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Shield From The Storm

We walked via the debris discipline that was the coastal town of Hernani, in the Philippines, surveying the catastrophic injury wrought by Typhoon Haiyan — Yolanda as Filipinos name it. This was not only a typhoon of document proportions; it was a tsunami, annihilating the whole lot in its path.

There seemed a tragically simple calculus to the storm’s fury: houses product of bamboo have been fully flattened, their flimsy tin roofs splayed on prime of the fallen timber; concrete buildings fared marginally better, walls nonetheless standing, however home windows and doors completely blown out by the 195 mph winds.

Passing by a brilliant yellow, however badly broken structure that read “Pedro E. Candido Memorial Library”, we noticed four teenagers sitting on a stone wall, horsing around, laughing.

I referred to as out to considered one of them, a beautiful woman with corn rows piled high on her head: “Hey. How are you Are you alright “

She replied: “Yes, I’m completely satisfied!”

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“Completely happy Actually ” I requested, incredulous given the devastation that surrounded her.

“Positive. I am alive. My household’s alive.”
In village after village, island after island, the same scene played out — people with sunny, smiling faces expressing happiness that they’d survived, and profound gratitude to us for bringing the primary medical relief these areas had acquired. This resilience was exceptional, and shocking in the aftermath of such an epic storm. The place does this resilience come from

Like stone island jassen sale so many other villages, Hernani, a tight-knit community of about eight,000 in eastern Samar, suffered mightily within the typhoon. Along with the widespread damage, 57 people perished and more than 500 were injured. Livelihoods, primarily fishing, were wiped out, as hundreds of boats had been destroyed. Clear water, sanitation and food are all scarce.

It was not simple for us to succeed in Hernani. Road entry was completely lower off. The one way we could get there was by Navy helicopter from an airfield in nearby Guiuan. After we touched down, lots of of individuals swarmed us, eager to carry our medical provides from the beachfront up a hill to a damaged municipal building next to the destroyed hospital.

Our International Medical Corps team, including long-time volunteer physician from the U.S.Rob Fuller, and four Filipino doctors and nurses, rapidly set up and inside 10 minutes had been treating the long line of patients — elderly folks with wounds from flying debris, children with upper respiratory infections and pores and skin infections from the unhygienic circumstances.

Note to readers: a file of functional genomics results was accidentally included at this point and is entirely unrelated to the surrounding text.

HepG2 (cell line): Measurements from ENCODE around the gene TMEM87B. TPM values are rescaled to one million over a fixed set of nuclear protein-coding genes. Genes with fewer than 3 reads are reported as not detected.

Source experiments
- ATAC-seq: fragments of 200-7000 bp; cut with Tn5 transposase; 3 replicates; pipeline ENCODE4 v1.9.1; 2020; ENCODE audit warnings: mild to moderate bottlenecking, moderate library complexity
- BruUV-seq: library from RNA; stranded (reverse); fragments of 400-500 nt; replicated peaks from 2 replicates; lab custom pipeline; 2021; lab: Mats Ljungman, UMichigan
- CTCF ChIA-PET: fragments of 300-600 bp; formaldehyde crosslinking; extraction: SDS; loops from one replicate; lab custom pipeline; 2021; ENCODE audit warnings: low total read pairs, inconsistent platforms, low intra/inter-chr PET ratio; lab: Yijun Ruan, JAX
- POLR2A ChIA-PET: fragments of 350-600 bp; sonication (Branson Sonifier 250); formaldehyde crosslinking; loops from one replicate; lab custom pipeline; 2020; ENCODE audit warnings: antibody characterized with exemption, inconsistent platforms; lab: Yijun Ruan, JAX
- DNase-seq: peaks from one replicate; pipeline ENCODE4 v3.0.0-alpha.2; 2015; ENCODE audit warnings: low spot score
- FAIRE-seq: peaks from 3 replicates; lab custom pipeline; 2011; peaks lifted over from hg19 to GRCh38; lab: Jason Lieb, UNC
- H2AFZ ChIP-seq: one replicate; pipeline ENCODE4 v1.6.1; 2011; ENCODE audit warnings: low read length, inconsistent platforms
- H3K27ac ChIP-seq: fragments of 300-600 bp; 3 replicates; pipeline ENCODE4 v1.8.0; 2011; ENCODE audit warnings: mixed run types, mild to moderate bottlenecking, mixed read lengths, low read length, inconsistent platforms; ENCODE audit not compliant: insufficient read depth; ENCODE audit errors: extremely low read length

Within the short-term, through our cell clinics, we have continued bringing medical relief to remote, laborious-to-reach communities that may otherwise be missed. However the mayor of Hernani expressed a fear that we all have in the long-term: “I am frightened folks will begin to go hungry. Folks cannot fish. We don’t have any coconuts and bananas. I am also frightened the children will get diarrhea because there is not any clean water and no working toilets. We can rebuild, however we need assistance.”

The recovery from this catastrophe will be extremely difficult. Water and sanitation systems, well being care, and livelihoods have all been decimated. However this country was lucky in that the population is extremely educated and it had a relatively strong infrastructure and catastrophe response capacity before the typhoon hit. Communities here came together, neighbors offered each other shelter, individuals felt an obligation to raise those next to them who is perhaps extra weak.

Having witnessed first-hand communities ripped apart by natural disaster and battle — from Syria, to Haiti, to the Congo — the resilience I’ve seen in the Philippines proves to be a powerful shield against any storm.

Back in Guiuan, the place the typhoon first made landfall, and where greater than a hundred and ten individuals died, Dr. Flores of the municipal hospital advised me the story of a woman who gave start, and three hours later, as the storm hit, took her baby into her arms and ran. That woman and her child survived, dwelling in an ambulance for four days before finding extra permanent shelter with neighbors.

“This has been very exhausting for us,” said Dr. Flores. “We thought we’d never see the sun again. But we survived and we need to get back to work.